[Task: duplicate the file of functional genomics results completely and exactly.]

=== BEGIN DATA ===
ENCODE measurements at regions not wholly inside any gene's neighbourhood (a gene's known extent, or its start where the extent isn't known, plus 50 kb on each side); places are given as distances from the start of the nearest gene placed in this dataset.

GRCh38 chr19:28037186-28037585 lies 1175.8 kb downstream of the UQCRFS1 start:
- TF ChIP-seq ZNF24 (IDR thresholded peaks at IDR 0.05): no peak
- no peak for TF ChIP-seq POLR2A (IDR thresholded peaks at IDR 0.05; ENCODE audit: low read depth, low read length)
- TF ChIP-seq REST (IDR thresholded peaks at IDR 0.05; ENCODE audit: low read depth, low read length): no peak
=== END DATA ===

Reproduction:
ENCODE measurements at regions not wholly inside any gene's neighbourhood (a gene's known extent, or its start where the extent isn't known, plus 50 kb on each side); places are given as distances from the start of the nearest gene placed in this dataset.

GRCh38 chr19:28037186-28037585 lies 1175.8 kb downstream of the UQCRFS1 start:
- TF ChIP-seq ZNF24 (IDR thresholded peaks at IDR 0.05): no peak
- no peak for TF ChIP-seq POLR2A (IDR thresholded peaks at IDR 0.05; ENCODE audit: low read depth, low read length)
- TF ChIP-seq REST (IDR thresholded peaks at IDR 0.05; ENCODE audit: low read depth, low read length): no peak